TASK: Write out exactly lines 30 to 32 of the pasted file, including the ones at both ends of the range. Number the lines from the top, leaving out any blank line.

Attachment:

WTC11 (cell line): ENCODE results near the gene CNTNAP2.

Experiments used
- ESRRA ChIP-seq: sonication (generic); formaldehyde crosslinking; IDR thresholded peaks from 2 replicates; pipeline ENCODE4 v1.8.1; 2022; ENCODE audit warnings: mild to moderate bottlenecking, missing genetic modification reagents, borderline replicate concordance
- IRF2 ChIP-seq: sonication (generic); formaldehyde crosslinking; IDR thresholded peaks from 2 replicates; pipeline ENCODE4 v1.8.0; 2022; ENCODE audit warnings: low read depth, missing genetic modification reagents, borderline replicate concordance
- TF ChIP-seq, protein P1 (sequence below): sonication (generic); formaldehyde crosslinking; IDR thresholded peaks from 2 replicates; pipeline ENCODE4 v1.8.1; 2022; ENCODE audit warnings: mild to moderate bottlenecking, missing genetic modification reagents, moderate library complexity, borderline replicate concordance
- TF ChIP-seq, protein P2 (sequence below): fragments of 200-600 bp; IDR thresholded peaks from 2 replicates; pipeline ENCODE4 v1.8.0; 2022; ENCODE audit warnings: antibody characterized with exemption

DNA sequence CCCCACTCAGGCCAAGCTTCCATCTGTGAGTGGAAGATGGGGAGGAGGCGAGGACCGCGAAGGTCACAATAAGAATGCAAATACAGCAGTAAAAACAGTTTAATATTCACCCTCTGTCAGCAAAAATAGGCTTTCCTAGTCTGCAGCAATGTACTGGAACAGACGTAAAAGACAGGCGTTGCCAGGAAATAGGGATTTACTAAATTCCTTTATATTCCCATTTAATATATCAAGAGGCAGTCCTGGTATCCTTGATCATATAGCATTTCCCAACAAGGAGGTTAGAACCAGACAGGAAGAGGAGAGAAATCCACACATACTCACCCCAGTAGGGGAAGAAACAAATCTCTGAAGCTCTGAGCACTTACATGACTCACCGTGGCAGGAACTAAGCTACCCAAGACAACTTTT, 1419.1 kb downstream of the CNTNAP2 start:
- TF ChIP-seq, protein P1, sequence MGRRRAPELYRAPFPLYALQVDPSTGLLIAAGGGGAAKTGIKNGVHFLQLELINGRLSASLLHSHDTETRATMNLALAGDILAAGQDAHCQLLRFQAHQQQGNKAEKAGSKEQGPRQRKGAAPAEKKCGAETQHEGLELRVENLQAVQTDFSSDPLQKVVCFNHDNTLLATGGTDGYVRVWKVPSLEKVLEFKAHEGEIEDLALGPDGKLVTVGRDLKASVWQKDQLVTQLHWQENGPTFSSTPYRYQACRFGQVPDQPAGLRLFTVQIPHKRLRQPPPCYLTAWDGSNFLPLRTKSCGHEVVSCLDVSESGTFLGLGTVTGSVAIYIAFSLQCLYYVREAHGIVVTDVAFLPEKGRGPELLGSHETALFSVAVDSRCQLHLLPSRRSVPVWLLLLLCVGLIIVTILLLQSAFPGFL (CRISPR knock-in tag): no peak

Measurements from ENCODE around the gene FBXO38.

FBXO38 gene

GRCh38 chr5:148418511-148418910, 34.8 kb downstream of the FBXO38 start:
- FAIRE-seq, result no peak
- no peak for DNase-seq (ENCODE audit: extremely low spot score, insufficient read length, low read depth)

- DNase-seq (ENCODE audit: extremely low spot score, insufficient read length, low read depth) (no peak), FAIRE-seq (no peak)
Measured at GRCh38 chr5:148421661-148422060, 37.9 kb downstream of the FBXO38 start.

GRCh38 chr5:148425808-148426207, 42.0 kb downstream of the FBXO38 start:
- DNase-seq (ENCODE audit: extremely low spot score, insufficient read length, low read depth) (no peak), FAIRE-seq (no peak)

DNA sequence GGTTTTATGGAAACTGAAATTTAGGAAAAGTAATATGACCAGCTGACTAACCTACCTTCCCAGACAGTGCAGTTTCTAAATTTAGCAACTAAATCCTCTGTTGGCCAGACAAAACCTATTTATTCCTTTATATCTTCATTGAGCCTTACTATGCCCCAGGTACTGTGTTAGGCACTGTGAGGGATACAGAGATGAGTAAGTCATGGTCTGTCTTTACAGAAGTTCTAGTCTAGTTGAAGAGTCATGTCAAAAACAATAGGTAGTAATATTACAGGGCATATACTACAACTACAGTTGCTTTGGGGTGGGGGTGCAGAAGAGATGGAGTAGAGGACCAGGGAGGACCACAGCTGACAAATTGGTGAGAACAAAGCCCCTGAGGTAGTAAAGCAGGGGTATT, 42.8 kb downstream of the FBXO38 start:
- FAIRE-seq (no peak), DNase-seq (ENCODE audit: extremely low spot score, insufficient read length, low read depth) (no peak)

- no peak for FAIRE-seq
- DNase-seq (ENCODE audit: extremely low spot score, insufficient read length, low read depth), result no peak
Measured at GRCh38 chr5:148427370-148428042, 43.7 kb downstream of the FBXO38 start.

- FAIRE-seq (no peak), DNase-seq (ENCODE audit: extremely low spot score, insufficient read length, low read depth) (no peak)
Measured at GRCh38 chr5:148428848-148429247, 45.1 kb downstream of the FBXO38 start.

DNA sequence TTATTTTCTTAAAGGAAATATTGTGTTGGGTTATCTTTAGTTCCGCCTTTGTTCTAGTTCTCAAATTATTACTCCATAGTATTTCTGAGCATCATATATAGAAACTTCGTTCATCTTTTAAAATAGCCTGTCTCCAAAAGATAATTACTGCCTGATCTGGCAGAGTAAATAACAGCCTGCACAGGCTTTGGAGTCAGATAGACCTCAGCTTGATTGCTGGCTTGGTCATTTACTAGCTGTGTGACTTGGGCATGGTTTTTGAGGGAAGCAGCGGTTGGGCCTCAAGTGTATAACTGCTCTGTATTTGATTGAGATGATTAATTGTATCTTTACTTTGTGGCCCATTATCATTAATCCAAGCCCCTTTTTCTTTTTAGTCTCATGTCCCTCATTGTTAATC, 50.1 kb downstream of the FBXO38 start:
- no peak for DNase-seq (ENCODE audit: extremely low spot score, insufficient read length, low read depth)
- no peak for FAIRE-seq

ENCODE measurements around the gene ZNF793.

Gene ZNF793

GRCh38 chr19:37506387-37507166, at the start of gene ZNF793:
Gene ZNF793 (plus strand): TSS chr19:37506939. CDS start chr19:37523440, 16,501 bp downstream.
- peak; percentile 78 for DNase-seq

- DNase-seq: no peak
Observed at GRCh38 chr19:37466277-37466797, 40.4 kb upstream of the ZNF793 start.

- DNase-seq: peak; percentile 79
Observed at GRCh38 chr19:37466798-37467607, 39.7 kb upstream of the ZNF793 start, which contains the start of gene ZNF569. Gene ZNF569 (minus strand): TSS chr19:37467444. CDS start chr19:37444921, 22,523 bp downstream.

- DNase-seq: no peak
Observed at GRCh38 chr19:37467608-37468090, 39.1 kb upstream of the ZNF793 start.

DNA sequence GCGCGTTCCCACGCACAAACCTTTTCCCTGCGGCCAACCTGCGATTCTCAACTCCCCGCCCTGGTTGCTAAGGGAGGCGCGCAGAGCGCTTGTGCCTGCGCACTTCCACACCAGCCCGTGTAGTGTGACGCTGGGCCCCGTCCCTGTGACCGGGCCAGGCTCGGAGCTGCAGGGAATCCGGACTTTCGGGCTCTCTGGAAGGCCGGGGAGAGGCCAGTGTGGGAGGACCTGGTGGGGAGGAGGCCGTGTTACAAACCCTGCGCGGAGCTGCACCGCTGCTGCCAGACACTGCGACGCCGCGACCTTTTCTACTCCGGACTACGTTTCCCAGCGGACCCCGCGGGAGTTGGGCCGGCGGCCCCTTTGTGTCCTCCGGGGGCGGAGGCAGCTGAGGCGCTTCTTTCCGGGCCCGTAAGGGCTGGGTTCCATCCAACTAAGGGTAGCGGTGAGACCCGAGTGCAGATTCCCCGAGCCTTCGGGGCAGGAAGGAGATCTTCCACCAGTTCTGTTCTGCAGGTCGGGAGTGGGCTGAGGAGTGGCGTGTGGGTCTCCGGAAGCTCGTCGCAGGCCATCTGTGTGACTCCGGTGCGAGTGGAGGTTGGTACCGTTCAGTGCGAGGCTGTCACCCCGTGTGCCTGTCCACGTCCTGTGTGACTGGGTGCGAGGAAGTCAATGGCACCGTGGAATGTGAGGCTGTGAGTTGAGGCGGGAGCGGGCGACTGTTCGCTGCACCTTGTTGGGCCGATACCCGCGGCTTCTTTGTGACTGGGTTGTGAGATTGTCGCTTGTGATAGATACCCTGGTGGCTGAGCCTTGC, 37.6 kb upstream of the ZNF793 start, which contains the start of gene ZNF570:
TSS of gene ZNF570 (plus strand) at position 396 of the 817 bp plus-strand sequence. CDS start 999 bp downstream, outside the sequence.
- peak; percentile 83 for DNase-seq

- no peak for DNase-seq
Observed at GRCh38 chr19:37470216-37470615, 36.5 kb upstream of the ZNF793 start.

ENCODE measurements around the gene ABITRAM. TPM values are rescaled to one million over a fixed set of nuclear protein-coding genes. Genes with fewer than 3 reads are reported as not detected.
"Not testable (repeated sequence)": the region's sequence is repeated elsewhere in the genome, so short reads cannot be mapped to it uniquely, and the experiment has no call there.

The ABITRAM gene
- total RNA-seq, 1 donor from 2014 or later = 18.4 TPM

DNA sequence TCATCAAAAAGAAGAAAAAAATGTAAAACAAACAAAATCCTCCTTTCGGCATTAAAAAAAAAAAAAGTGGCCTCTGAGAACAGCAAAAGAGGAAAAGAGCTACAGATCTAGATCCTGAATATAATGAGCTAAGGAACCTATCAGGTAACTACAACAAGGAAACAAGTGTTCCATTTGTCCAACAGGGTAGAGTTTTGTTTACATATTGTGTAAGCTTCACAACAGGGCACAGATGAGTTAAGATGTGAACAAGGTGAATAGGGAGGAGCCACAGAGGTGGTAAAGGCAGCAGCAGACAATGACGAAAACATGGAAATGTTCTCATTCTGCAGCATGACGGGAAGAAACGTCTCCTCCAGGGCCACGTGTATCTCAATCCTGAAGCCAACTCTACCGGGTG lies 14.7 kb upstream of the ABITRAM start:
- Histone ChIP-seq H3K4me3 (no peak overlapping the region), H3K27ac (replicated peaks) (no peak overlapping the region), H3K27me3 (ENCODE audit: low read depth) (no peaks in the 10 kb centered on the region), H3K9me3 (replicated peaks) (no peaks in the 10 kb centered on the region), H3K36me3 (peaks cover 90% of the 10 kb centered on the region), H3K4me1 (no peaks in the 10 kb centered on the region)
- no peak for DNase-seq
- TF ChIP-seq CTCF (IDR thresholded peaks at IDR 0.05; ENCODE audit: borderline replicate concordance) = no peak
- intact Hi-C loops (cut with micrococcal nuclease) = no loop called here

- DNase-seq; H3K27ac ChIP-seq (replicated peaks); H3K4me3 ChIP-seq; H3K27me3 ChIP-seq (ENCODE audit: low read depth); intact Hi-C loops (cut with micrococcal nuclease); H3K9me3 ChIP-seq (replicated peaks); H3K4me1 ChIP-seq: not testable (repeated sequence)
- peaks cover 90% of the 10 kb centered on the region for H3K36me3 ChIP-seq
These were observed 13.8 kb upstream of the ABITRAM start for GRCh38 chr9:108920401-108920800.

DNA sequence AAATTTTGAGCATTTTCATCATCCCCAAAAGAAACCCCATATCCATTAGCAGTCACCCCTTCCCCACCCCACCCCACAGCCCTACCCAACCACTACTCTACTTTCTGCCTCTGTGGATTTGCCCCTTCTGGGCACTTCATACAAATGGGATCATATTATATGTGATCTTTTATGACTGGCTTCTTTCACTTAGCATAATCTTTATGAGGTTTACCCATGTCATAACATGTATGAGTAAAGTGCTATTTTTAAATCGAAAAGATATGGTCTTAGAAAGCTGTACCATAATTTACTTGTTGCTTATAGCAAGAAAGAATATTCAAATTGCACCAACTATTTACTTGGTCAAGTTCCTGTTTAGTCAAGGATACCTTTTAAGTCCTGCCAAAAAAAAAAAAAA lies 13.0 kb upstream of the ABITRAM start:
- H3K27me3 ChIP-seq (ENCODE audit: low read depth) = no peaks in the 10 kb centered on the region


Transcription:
GRCh38 chr19:37506387-37507166, at the start of gene ZNF793:
Gene ZNF793 (plus strand): TSS chr19:37506939. CDS start chr19:37523440, 16,501 bp downstream.
- peak; percentile 78 for DNase-seq